On Saturday I participated in the biggest protest in our nation's history. I marched in Washington DC alongside an estimated 1.2 million of my fellow Americans. On Sunday, white house spokesman Sean Spicer made his first appearance in front of the US press corp. He didn't mention us, the estimated 3 million marchers across the country or the crowds gathered in over 700 hundreds of cities across all seven continents, and instead blasted the press over accurately reporting the size of the inauguration crowd.
Despite clear photographic evidence to the contrary, Spicer claimed that "this was the largest audience to ever witness an inauguration, period."
The first official appearance by the white house spokesman and it was a lie. Kellyanne Conway called it an 'alternative fact.' I fear that our new administration is composed of revisionists. I wonder what words they'll choose to minimize or mock the women's march, a staggering show of democracy that was conducted with total peace and civility. There was no violence, no property destroyed, no arrests made.
I'm grateful that I was able to attend for this reason- because I experienced the crowd, I witnessed the unity and the camaraderie, I prayed for peace and safety every moment that I was inside the capitol, and peace and safety prevailed. I saw police officers wearing pink knit hats, giving out high-fives, and members of the national guard cheering us on. I waved to the residents of the DC neighborhoods as they stood on their doorsteps, welcoming us in the morning, and in the evening, hoisting up their children to their open windows and shouting thank you.
Mostly I will remember the crowds. I've never seen or felt or even imagined a crowd as big as this one. You could not move your arms or breathe deeply. The official parade route was scrapped because every inch of every street was packed with women, men and children. Instead we stood still, and waited, listening to the swell of cheers that would began at the stage and travel through the crowd across the city like the wave at a packed stadium. After a few hours the sea of people unlocked, mysteriously, and began to move in the direction of the Whitehouse. Our movement signaled the start of the official march, which now covered every street and every possible route.
I expected counter protesters. I expected curious onlookers, neutral but not engaged. I expected rows of stone faced policeman forcing us to stay within the official parade route boundaries. For a week before we left for DC, I'd attended training in nonviolent communication, civil disobedience and safety tactics. Excellent information, but a situation never came up when it was necessary to use. Three women stood quietly on the sidewalk wearing Trump Pence scarves. The Bikers for Trump organization had no actual bikes to speak of, only a a picture of one, and they too were quiet.
These counter-protesters were comically outnumbered, to the point where most people would not have noticed their presence at all. The bleacher seating on either side of Jefferson St. were packed with people holding signs begging for peace, decency and equality. The sidewalks were filled eight deep, people crowded at the windows of the government buildings yelling in support, the rooftops were filled with still more people clapping and cheering. At every street corner you could look left or right and see another artery crowded with people, all moving in the same direction, people in every direction for as far as the eye could see.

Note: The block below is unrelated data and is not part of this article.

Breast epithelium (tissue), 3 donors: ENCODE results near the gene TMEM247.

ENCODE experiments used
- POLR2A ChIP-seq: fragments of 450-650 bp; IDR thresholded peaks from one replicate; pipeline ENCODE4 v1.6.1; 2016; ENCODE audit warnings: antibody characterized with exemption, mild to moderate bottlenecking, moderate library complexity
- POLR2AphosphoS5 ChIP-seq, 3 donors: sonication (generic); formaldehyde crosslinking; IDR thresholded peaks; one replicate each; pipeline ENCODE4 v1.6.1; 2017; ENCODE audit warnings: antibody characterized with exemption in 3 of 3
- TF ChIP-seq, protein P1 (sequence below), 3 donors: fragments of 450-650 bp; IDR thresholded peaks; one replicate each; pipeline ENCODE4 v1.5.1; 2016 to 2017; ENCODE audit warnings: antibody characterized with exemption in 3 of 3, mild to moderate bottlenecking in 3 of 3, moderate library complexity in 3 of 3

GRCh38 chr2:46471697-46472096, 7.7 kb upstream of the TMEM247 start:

Since I've been home, I've had friends ask me if the march was fun. No, not for me. I wouldn't have wanted to be anywhere else in the world, but it was not fun. In Asheville, just like in so many cities around the country, we boarded busses on Friday night and drove all night into the city. We arrived at 7am, walked for miles into the city, stood with locked knees drawing shallow breaths all day, walked back to the bus at night and drove south, arriving back at home at 4:30am. Between the anxiety and adrenaline of being one of the organizers of the Asheville contingency, and all my worries about personal safety, not to mention my ubiquitous struggle with insomnia, there was no sleep during the journey. It was too exhausting to be enjoyable.
I'm proud to report that I survived, however, and that my legs kept walking, although they did buckle at the end. I'm still treating Lyme, still symptomatic. My body breaks faster and in more creative ways than most. I was so worried that the stress of the whole thing would cause a flair, that my body would fail me in DC and that I would become a burden to those around me. Considering how cautious I am about my schedule, the energy I exert, my routine, my bedtime, this trip was ambitious- monumental, even.
To finally be able to pay attention to issues beyond my own health, to throw my energy into something bigger than me after 16 months of focussing solely on my immediate survival, how good that felt. How energizing, how blissfully normal. How not-lonely. We don't have word for that- not lonely- but that's exactly how it feels.
It's Tuesday now, the march is behind us and the work is in front of us. After a few days or maybe weeks of resting and processing, I'll have more to say about what it meant to be part of that crowd. All I can say now, inside the haze of exhaustion, overwhelm and lingering Lyme, is that it mattered, being there. I've done many challenging, important and satisfying things in my life, but this one mattered more than any one of them.
Until next time, here is what to do next.
If you live in my town, we'll be at Odds on Tuesday evening writing postcards to our representatives.